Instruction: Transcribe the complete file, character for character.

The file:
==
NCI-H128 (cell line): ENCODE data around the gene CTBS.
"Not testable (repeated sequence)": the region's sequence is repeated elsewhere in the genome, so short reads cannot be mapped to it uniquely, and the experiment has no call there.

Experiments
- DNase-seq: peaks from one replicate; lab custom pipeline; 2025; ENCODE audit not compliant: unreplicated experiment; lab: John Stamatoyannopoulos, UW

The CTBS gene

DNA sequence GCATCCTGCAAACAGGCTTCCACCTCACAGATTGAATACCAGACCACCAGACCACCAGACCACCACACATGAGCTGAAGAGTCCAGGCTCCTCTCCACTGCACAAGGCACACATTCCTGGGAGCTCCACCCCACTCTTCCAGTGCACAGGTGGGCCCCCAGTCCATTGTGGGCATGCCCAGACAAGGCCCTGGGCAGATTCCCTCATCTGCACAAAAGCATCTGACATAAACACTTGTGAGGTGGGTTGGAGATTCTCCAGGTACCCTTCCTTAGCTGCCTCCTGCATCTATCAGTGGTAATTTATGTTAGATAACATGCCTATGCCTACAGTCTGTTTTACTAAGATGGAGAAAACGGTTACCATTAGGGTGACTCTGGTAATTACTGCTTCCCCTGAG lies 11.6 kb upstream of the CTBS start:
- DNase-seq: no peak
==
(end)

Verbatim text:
NCI-H128 (cell line): ENCODE data around the gene CTBS.
"Not testable (repeated sequence)": the region's sequence is repeated elsewhere in the genome, so short reads cannot be mapped to it uniquely, and the experiment has no call there.

Experiments
- DNase-seq: peaks from one replicate; lab custom pipeline; 2025; ENCODE audit not compliant: unreplicated experiment; lab: John Stamatoyannopoulos, UW

The CTBS gene

DNA sequence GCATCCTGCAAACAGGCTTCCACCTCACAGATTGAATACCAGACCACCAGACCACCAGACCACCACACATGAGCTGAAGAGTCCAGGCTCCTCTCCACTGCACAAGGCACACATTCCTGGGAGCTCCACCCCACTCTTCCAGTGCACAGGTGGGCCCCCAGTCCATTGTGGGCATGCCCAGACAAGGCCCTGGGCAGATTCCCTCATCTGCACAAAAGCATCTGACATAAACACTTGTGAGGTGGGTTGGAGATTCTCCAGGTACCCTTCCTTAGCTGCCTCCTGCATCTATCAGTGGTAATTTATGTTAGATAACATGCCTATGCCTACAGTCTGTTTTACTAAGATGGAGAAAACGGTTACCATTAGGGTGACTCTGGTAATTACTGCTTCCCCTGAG lies 11.6 kb upstream of the CTBS start:
- DNase-seq: no peak